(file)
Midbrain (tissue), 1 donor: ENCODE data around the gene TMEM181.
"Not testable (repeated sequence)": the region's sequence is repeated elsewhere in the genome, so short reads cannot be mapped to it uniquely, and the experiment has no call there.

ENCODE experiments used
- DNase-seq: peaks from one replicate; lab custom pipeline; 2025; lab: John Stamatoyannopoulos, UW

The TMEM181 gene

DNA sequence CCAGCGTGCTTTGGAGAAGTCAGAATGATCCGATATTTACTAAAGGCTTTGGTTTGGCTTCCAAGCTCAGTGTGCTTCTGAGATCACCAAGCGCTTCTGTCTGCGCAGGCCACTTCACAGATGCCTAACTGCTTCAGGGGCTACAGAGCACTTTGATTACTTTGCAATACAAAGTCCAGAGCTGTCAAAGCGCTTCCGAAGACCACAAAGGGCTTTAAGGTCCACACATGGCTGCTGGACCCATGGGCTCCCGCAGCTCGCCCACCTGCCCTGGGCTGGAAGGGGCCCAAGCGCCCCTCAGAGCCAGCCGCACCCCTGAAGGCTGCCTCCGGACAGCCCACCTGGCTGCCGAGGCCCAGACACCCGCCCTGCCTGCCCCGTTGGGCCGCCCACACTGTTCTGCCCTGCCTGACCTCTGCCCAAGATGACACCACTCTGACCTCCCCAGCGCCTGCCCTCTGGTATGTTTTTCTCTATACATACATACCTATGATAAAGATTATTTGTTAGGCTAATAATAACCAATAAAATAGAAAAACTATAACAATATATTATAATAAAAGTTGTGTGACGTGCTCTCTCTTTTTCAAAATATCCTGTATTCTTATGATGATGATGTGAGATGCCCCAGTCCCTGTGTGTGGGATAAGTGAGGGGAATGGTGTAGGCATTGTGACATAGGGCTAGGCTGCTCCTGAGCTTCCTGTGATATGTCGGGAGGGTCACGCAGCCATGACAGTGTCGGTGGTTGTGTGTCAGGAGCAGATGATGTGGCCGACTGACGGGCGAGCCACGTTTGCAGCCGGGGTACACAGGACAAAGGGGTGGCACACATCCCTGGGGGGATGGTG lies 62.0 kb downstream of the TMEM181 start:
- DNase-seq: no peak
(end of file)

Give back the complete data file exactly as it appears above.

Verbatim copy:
Midbrain (tissue), 1 donor: ENCODE data around the gene TMEM181.
"Not testable (repeated sequence)": the region's sequence is repeated elsewhere in the genome, so short reads cannot be mapped to it uniquely, and the experiment has no call there.

ENCODE experiments used
- DNase-seq: peaks from one replicate; lab custom pipeline; 2025; lab: John Stamatoyannopoulos, UW

The TMEM181 gene

DNA sequence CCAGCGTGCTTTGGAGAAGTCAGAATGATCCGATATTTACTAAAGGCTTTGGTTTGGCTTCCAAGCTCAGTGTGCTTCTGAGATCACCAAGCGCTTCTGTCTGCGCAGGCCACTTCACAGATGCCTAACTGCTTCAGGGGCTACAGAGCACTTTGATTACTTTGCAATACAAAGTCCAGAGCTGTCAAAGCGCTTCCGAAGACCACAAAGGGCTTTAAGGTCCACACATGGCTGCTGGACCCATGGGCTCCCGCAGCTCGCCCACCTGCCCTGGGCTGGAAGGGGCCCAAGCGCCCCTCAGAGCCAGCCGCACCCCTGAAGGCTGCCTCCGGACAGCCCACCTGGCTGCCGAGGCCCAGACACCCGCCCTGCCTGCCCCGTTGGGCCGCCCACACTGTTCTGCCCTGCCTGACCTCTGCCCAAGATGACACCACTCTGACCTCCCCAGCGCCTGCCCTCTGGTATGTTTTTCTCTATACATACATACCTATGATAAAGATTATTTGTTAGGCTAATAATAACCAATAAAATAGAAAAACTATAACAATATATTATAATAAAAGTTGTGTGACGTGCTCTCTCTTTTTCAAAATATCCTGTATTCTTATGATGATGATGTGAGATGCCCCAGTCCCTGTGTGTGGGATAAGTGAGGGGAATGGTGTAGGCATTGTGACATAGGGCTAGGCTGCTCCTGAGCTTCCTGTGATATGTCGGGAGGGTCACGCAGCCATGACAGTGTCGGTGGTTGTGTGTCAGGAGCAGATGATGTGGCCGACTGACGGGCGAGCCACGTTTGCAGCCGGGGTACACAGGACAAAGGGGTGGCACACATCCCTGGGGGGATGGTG lies 62.0 kb downstream of the TMEM181 start:
- DNase-seq: no peak